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Grassi Lake Trail Near Canmore Alberta

I am an avid hiker with a focus on easy to moderate trails in natural settings. I occasionally do harder trails.

The Grassi Lake Trail, near the end point.

The Grassi Lake Trail, near the end point.

The Grassi Lake Trail in Canmore, Alberta

The Grassi Lake Trail (51.081852, -115.394071) is one that I have some familiarity with. I've hiked it multiple times and it used to be my "Go-To Trail" when I felt like I needed a trail that was easy to get to in Canmore that offered some decent elevation.

But when I lived in Canmore, it seems like it was a different time. This is now a trail that has been subject to some political reforms in the last year. The Government of Alberta requires a parks pass to use this trail in the form of a parking-lot user fee of $15.

Furthermore, this is a trail with a viewpoint in the Canadian Rockies. That might not sound so bad but if you are visiting this trail at any time in the summer, then you might lose your view of the area to wildfire smoke.

The lakes themselves remain nice to visit and you could plan a trip up the trail with these lakes in mind. You will find the trailhead for Grassi Lakes underneath Ha Ling’s Peak. If you are in Canmore and looking south, then you might spot a water facility near the base of the peak. This area has a couple of lakes, which might better be called ponds, at the trail’s end. If you look at the photo I included above, one of the small lakes is in the background. You simply don't come across that shade of greenish-blue too often.

The Trailhead Map at Grassi Lake

Specifications for the Grassi Lake Trail

This is a trail that, step for step, I would classify as moderate to difficult. For a second opinion, classifies it as moderate. That source describes the trail as "a 4.3 kilometer heavily trafficked out and back trail" with an elevation gain of 203 meters.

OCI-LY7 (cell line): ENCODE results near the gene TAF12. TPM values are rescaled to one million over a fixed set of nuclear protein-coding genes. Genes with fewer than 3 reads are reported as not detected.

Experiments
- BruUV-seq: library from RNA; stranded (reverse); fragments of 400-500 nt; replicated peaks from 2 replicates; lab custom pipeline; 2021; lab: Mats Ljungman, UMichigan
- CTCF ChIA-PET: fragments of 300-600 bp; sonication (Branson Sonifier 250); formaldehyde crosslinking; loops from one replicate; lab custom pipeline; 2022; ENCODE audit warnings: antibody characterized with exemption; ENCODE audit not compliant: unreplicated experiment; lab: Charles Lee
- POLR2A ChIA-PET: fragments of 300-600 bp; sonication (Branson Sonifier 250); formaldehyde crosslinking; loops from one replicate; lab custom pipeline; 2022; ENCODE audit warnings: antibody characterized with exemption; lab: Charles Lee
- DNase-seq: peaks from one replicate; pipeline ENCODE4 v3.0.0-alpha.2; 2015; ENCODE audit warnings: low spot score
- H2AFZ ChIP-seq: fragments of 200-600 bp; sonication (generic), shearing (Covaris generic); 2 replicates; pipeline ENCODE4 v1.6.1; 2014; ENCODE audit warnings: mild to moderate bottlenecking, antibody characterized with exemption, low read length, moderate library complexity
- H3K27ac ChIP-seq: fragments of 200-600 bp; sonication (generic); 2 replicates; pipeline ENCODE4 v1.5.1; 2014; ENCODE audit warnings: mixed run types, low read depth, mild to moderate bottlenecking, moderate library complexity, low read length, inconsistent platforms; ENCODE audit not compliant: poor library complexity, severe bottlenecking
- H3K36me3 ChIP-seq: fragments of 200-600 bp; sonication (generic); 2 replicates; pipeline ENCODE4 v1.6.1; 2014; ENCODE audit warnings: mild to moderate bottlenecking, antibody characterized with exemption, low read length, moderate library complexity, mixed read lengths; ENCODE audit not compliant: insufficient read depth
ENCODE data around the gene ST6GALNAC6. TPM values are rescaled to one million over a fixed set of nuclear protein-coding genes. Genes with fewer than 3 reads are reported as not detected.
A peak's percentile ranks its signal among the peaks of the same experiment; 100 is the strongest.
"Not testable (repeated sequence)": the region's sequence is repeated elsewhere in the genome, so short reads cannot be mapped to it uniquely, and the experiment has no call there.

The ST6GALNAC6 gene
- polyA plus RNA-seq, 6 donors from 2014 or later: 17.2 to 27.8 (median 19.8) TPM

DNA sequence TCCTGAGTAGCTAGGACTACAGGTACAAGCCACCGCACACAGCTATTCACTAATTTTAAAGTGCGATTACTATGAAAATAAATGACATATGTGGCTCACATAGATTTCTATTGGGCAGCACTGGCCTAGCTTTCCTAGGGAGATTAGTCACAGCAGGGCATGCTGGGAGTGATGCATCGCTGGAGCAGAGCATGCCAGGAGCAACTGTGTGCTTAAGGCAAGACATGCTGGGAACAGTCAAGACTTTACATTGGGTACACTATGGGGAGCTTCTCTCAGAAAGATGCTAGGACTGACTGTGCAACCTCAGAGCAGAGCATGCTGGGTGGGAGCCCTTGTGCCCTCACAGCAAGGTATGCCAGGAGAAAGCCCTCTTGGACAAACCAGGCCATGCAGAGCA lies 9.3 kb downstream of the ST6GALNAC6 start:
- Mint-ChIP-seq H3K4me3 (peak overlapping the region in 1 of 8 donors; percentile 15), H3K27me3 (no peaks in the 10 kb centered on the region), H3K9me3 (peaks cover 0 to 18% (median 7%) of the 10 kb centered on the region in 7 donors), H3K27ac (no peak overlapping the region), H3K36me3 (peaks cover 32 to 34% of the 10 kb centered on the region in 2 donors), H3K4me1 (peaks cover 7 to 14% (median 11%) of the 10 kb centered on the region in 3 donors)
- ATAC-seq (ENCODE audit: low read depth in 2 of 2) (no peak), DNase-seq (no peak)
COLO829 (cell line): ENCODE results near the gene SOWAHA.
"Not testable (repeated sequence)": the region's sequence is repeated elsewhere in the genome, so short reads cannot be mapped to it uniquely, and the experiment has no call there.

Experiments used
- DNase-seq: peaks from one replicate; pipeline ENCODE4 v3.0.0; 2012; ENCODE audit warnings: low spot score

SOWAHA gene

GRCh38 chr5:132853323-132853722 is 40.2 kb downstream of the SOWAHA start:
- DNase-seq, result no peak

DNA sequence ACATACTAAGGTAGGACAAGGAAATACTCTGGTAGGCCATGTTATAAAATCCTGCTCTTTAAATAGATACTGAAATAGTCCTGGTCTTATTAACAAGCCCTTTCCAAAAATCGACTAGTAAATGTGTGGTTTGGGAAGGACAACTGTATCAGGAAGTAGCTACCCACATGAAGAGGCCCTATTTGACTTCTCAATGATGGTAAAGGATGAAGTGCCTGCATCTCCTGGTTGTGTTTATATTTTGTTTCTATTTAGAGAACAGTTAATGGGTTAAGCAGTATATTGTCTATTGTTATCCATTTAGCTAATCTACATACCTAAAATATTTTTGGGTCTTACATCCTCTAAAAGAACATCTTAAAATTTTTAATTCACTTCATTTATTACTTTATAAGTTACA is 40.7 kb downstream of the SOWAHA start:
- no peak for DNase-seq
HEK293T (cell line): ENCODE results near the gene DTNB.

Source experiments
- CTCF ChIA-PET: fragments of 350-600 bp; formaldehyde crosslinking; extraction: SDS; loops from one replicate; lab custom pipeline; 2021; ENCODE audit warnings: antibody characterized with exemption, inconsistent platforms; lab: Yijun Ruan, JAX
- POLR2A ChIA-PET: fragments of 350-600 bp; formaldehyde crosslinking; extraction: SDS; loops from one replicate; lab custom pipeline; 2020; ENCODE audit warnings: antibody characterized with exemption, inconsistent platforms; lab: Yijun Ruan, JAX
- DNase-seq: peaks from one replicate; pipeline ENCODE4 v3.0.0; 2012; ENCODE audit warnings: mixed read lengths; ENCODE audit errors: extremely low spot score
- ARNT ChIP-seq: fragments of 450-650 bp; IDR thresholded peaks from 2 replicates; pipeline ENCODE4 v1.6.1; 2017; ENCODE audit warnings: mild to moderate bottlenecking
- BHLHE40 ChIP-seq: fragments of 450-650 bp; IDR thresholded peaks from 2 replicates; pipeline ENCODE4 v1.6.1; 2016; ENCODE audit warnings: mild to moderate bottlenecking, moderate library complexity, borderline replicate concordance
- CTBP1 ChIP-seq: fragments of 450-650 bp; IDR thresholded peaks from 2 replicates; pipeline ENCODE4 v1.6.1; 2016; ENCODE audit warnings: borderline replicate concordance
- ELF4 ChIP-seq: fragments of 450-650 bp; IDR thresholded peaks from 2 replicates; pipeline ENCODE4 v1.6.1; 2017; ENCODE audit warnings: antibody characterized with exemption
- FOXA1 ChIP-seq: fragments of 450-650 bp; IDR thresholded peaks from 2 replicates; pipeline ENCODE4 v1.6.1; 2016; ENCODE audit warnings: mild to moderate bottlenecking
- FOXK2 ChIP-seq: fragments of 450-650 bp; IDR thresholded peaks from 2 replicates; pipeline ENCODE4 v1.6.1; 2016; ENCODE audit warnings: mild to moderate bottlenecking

This trail goes upward at a low incline for the duration of the trip—and that’s if you take the easy route. If you take the hard route then you are dealing with much more questionable footing, including in-trail streams, and really loose rocks.

One time I did this trail with a friend who was 26 years old. She wasn’t an avid hiker by any stretch and her fitness level was pretty basic. She was able to complete the trail, returning in less than two hours. During the way up, she often remarked that it was hard for her but I think she really enjoyed the scenery once we got to the Grassi Lakes (ie. ponds).

It’s this scenery at the end of the trail that is the goal. En route, it’s not that great of a trail at all, especially on the easy route. The trail is wide, forested on two sides, and you don’t really feel like you are anywhere special as you climb.

If you take the hard route, then you might feel a little different because there are some decent viewpoints en route. Perhaps the nearby water facility does something to take away the beauty of the area. When a trail goes near some kind of plant, warehouse, granary, or something of that nature, I definitely take some points off for it.

All that considered, I do not recommend this trail. The lakes, which are more like ponds, that you get to are picturesque. If you post photos of yourself there, then your followers are definitely going to want to know where you went.

But the trail is a short trail and not really worth buying a park pass for unless you are planning to do multiple things with it. You have to ask yourself "How much hiking do I want to do today?" In my opinion, an annual Parks Canada pass is better value and the trails in Banff are now a better option for hikers. They are in the same beautiful mountains and an annual pass that is valid in parks across Canada is much better than a day pass that's only valid in one park in Alberta.

The End of the Grassi Lake Trail

This content is accurate and true to the best of the author’s knowledge and is not meant to substitute for formal and individualized advice from a qualified professional.